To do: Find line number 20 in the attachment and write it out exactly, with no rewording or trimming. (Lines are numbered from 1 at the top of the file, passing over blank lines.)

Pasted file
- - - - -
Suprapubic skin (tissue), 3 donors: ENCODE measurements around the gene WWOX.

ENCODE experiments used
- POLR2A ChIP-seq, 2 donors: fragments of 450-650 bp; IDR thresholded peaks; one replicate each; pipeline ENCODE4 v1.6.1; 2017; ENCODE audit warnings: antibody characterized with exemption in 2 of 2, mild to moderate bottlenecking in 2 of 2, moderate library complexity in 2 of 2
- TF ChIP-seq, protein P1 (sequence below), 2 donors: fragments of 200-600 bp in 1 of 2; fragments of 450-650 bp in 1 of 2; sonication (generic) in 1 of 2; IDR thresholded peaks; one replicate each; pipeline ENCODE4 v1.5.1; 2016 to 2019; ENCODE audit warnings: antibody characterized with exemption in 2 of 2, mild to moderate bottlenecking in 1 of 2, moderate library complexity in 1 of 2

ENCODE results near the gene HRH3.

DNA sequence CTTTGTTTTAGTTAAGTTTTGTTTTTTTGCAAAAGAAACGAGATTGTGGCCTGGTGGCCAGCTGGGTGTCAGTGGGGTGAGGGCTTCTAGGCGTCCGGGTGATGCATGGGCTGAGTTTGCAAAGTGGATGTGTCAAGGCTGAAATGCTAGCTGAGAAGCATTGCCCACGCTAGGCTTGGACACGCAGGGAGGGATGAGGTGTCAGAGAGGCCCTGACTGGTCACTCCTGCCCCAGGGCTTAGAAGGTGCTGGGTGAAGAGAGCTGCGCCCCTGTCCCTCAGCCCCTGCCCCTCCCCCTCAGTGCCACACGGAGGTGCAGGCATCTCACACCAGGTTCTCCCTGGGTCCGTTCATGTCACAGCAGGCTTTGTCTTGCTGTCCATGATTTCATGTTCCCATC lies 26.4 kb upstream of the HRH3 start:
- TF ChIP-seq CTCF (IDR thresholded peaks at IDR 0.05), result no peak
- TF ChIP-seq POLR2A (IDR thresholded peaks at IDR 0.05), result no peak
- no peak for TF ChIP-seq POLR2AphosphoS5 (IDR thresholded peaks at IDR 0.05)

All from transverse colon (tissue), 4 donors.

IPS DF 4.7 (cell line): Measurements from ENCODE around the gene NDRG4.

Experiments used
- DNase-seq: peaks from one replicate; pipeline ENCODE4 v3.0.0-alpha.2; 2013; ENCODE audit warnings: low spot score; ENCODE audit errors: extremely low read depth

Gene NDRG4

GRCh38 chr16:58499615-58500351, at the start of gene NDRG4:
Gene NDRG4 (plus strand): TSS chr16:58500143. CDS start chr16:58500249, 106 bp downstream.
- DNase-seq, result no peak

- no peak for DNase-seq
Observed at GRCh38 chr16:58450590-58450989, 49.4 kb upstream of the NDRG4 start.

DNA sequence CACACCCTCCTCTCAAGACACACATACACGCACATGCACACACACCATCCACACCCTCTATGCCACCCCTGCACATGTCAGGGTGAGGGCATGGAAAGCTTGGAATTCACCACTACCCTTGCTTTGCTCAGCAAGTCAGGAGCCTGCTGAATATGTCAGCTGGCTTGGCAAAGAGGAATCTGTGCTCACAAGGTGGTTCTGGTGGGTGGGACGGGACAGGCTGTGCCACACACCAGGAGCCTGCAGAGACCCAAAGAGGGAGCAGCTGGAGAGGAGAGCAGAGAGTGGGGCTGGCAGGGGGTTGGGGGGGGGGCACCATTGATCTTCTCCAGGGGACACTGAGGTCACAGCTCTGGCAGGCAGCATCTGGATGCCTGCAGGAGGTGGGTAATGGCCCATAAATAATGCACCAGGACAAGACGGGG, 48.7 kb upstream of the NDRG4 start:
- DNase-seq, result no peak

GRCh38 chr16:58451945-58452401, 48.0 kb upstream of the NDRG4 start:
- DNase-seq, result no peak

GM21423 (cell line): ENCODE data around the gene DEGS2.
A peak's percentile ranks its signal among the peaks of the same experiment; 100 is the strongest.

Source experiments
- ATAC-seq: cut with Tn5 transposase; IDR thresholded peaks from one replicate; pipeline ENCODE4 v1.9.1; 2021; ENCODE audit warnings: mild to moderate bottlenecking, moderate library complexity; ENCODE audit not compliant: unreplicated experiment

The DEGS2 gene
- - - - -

DNA sequence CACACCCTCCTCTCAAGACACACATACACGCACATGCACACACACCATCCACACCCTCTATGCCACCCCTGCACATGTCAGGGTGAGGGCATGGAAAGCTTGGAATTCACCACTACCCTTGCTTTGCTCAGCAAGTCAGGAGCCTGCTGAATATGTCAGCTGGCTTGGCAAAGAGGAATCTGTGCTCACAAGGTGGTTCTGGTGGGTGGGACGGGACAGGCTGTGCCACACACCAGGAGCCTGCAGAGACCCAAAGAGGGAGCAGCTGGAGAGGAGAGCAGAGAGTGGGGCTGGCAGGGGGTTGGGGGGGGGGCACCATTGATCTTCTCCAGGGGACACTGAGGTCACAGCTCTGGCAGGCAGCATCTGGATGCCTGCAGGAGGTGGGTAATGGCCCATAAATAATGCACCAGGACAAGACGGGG, 48.7 kb upstream of the NDRG4 start: